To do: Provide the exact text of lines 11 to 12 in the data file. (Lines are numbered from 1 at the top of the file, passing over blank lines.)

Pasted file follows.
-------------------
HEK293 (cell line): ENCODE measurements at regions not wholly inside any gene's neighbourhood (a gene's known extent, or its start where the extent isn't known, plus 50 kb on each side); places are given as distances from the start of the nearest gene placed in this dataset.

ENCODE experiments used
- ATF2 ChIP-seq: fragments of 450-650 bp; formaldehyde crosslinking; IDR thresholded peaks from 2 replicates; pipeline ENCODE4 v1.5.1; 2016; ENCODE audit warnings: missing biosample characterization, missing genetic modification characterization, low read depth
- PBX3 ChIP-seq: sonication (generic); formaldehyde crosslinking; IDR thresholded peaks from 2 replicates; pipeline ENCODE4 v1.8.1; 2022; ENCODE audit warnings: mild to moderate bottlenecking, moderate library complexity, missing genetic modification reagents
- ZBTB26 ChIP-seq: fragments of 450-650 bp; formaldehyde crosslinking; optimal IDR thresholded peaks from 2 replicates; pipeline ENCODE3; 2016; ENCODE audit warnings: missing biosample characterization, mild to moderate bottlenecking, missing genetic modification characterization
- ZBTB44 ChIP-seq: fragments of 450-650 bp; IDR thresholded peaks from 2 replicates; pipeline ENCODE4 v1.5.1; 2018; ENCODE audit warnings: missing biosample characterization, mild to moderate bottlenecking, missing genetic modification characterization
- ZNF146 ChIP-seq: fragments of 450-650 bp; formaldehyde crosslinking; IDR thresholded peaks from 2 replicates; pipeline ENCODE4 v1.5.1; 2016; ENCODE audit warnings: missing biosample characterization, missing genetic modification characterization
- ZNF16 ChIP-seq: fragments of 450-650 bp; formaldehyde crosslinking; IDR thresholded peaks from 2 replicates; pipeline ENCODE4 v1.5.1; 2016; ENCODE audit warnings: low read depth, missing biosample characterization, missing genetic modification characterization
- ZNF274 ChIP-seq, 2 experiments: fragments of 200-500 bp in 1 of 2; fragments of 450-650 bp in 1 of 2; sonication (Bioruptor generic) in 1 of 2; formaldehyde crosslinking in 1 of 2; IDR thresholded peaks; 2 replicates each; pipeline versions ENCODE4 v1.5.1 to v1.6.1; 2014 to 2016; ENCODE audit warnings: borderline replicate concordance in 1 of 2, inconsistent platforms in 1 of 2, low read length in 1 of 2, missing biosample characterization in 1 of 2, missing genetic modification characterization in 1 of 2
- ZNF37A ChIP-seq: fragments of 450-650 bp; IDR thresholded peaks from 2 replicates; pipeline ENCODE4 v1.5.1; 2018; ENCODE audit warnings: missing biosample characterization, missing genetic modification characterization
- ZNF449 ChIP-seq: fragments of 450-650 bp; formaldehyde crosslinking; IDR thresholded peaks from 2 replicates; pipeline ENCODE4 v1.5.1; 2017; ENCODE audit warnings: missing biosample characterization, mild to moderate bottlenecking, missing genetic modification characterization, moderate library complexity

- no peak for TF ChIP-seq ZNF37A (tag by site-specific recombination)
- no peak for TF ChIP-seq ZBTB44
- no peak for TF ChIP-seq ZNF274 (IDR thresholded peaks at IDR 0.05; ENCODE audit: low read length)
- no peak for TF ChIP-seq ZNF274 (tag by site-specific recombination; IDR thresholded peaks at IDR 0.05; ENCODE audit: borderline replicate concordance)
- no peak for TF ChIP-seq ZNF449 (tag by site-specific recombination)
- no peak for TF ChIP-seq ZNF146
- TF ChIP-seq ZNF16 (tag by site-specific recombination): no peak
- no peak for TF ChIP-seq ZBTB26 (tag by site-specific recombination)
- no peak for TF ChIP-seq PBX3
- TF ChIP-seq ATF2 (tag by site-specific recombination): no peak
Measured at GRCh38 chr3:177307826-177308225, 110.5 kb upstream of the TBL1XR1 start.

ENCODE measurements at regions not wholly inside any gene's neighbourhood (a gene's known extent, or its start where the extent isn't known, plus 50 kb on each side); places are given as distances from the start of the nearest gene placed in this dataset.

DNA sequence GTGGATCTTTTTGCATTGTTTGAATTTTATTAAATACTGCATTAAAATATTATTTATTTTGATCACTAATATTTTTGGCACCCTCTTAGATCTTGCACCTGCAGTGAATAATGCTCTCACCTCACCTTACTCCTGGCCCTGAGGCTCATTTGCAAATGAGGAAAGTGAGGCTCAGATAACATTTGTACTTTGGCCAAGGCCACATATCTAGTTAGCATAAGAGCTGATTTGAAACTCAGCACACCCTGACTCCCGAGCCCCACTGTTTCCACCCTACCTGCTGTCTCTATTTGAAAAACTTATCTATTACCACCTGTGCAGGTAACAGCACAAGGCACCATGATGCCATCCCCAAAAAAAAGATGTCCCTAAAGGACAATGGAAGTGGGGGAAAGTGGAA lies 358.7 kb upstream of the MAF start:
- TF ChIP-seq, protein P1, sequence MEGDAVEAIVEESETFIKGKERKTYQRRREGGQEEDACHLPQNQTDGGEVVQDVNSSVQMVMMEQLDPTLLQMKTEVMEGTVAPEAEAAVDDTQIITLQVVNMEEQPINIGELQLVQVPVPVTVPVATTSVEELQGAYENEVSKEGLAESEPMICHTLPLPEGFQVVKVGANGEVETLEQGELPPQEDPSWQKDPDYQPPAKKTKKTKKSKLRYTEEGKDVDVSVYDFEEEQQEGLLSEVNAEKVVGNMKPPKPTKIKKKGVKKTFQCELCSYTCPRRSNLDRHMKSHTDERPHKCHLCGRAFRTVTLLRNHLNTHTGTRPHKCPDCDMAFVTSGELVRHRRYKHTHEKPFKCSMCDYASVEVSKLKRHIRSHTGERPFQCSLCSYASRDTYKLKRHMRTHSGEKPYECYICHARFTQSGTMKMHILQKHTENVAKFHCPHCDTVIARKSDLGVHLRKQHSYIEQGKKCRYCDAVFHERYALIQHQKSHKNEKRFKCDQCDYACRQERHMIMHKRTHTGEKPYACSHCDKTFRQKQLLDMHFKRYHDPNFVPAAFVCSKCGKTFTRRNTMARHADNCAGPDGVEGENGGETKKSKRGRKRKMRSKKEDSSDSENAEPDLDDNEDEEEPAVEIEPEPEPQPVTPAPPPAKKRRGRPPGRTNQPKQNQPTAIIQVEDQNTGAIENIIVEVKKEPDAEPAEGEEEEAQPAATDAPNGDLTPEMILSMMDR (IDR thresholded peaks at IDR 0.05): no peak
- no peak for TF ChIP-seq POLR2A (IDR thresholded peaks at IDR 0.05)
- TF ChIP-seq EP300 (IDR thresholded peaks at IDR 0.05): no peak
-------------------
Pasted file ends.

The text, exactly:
- ZNF449 ChIP-seq: fragments of 450-650 bp; formaldehyde crosslinking; IDR thresholded peaks from 2 replicates; pipeline ENCODE4 v1.5.1; 2017; ENCODE audit warnings: missing biosample characterization, mild to moderate bottlenecking, missing genetic modification characterization, moderate library complexity

- no peak for TF ChIP-seq ZNF37A (tag by site-specific recombination)